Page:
At Super Bowl LIV, Questions About Native American Appropriation Take The Field
Millions of people will be tuning into the 54th annual Super Bowl this Sunday to watch the San Francisco 49ers take on the Kansas City Chiefs for the championship title.
And this year, the big question looming over the field will once again be where the NFL — and the country — stands on the use of Native American imagery in sports.
Native American communities and allies are speaking out against the NFL's decision to allow Kansas City Chiefs fans to attend the Super Bowl wearing mock headdresses, face paint and performing the so-called "tomahawk chop" chant.
"It’s absolutely farcical," says Vincent Schilling, associate editor of Indian Country Today and member of the Saint Regis Mohawk tribe. "It’s stereotypical and it has nothing to do with honoring Native people."
The world of U.S. sports has grappled with this issue before with the Washington Redskins and Cleveland Indians. Most recently, during the 2019 National League Division Series, St. Louis Cardinals pitcher Ryan Helsley — a member of the Cherokee Nation — called the Atlanta Braves' "tomahawk chop" chant "disrespectful" and "disappointing."
The Kansas City Chiefs have sought to address the issue by establishing an American Indian Community Working group, which according to the Chiefs' website, advises the team on how "to promote an awareness and understanding of Native cultures and tribes in the region."
"I think anything that tries to encourage, you know, better behavior is a step in the right direction," Schilling says, "but I feel like it’s backpedaling."
He doesn't think the Chiefs' efforts to address their use of Native imagery are serious enough.
"It’s very hard when you see something like this and then you see the CEO of the Chiefs wearing a headdress on Instagram saying that he was once voted Cherokee chief for his church group," he notes.
The photo, which has been removed from Instagram, is yet another reminder of the Chiefs' imaginary ties to Native cultures.
The Kansas City Chiefs' name is not based on any real indigenous histories, but rather a fictional tribe within the Boy Scouts of America created in 1925 by the would-be Kansas City Mayor Harold Roe Bartle.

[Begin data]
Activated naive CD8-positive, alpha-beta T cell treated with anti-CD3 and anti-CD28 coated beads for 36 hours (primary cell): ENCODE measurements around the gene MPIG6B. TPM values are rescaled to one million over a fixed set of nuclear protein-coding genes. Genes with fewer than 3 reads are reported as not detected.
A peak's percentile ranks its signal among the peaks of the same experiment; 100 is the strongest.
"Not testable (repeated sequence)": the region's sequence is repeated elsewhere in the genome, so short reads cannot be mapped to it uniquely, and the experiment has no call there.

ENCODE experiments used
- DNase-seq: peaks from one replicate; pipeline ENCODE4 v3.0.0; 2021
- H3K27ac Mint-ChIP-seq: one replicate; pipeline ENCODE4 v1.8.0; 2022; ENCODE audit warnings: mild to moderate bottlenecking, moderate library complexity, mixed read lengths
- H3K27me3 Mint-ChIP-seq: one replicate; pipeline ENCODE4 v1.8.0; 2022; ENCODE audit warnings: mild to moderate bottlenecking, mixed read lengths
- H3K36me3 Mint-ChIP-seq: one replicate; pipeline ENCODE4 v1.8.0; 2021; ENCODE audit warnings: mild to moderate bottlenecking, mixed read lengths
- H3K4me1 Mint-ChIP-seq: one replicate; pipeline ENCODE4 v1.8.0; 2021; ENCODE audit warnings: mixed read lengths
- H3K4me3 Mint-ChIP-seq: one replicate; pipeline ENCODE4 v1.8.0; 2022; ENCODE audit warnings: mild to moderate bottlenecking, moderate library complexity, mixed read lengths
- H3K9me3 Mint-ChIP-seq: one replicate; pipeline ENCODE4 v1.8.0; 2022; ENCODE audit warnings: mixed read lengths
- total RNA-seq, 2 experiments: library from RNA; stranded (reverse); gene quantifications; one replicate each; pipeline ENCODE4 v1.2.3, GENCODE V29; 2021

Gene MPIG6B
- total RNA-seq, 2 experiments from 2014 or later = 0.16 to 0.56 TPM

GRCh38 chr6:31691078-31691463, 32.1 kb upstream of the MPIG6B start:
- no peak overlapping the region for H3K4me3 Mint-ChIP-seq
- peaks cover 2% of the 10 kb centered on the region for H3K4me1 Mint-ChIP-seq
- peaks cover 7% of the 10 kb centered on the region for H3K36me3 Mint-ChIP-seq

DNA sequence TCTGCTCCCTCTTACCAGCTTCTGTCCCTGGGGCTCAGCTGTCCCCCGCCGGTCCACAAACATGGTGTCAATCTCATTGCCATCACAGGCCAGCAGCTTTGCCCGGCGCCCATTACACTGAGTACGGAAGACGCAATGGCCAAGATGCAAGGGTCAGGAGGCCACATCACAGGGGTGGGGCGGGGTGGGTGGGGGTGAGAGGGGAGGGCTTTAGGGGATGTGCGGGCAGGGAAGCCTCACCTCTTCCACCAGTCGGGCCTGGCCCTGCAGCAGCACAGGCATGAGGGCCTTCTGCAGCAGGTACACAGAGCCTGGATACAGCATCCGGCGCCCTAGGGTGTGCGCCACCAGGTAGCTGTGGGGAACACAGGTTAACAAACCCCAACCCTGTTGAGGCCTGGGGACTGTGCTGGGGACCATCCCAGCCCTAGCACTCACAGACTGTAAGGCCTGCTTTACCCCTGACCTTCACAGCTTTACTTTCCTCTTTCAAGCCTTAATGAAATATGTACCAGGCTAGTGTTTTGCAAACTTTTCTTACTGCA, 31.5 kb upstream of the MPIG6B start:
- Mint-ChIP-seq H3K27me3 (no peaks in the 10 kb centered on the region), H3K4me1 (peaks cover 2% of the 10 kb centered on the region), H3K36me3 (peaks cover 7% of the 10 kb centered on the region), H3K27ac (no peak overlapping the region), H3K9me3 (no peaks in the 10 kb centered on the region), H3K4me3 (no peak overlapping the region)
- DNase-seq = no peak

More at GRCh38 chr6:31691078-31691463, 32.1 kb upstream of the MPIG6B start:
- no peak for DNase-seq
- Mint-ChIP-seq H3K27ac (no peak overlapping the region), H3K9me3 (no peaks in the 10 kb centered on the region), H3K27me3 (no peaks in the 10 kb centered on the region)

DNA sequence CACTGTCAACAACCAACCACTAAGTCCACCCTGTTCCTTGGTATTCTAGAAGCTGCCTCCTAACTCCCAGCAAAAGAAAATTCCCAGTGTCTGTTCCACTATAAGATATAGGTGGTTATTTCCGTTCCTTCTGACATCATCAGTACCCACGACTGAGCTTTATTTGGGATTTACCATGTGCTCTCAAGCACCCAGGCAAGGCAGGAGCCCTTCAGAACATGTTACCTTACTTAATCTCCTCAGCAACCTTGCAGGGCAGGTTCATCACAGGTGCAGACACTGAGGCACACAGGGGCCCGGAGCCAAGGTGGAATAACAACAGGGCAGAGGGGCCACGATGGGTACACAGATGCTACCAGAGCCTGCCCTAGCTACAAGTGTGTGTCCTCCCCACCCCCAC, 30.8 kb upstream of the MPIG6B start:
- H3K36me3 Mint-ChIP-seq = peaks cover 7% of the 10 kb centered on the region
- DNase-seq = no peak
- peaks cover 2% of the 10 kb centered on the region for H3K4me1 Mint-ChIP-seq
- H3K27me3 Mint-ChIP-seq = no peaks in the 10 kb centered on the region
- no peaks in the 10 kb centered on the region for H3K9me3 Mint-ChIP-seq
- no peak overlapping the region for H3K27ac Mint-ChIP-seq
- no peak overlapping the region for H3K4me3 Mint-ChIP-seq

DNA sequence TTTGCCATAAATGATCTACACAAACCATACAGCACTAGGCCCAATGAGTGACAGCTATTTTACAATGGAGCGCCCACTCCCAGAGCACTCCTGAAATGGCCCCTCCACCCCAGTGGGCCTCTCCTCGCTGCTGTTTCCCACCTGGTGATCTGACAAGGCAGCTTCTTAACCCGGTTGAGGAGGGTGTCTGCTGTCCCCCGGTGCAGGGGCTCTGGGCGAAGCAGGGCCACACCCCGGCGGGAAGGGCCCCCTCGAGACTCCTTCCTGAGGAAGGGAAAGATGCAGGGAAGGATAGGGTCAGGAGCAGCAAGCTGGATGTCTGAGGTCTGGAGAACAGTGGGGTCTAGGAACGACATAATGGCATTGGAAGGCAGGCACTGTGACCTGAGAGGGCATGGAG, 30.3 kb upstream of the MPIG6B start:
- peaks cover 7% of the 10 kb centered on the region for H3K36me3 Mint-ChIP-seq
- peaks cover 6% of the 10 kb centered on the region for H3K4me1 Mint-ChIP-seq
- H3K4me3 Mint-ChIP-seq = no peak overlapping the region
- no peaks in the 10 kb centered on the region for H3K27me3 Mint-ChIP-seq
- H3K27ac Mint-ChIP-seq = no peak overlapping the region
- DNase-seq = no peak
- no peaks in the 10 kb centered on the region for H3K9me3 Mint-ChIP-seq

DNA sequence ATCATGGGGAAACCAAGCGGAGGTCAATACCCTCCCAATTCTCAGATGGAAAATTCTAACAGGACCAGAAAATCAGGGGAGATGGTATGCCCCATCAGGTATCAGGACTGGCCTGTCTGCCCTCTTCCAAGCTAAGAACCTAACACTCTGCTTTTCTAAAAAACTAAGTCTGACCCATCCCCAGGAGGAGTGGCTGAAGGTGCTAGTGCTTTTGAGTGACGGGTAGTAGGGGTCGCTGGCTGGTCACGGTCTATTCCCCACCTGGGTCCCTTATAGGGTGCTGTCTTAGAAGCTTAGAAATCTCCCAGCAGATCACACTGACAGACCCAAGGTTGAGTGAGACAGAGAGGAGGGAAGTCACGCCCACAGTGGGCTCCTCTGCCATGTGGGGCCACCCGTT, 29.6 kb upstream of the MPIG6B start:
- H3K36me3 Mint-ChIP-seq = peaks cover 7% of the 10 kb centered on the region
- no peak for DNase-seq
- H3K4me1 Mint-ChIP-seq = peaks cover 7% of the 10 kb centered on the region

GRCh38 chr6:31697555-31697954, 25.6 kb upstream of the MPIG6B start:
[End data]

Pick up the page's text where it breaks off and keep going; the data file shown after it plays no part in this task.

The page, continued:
When the team came to Kansas City from Dallas, Texas, the team was named after Mayor Bartle's nickname — "The Chief."
"There are a lot of people tell me ... 'get over it. We’re honoring you,' " says Schilling.
But he can't. For him, it's personal.
His grandmother was taken from his great-grandmother and placed in a boarding school, where she was cut off from her native community. His great-grandmother, who only spoke Mohawk, was ultimately able to retrieve her daughter back, but as a result of this traumatic experience, Schilling never learned much about his own heritage.
"[My grandmother] couldn’t share her language or songs or values or traditions because she was too afraid that I’d be labeled as an Indian boy and be taken to boarding school," he says. "The honor that my great-grandmother did in taking her daughter back ... that is honor to me."
Growing up without access to his Native culture, the Chiefs fans' use of mock-Native imagery to essentially celebrate the imaginary "Tribe of Mic-O-Say" is particularly painful for Schilling.
And yet, he still empathizes with fans — Native and non-Native alike — who are trying to reconcile their love of the game and these painful histories.
"You can have excitement for your team ... or feel excited about your favorite athletes who have worked so hard to achieve their levels of athleticism," Schilling says. "But don’t tie that into what the meaning of the name is or what the meaning of these stereotypes are because it is not the same thing."
On Sunday, when the Chiefs take the field in Miami, Schilling doesn't think there should be a single headdress insight.
"I don’t speak for all Native people and I respect their views as well," he says. "I just personally prefer that they would completely change the name and get rid of all Native imagery in sports, period."
This article was originally published on WBUR.org.
Copyright 2021 NPR. To see more, visit https://www.npr.org.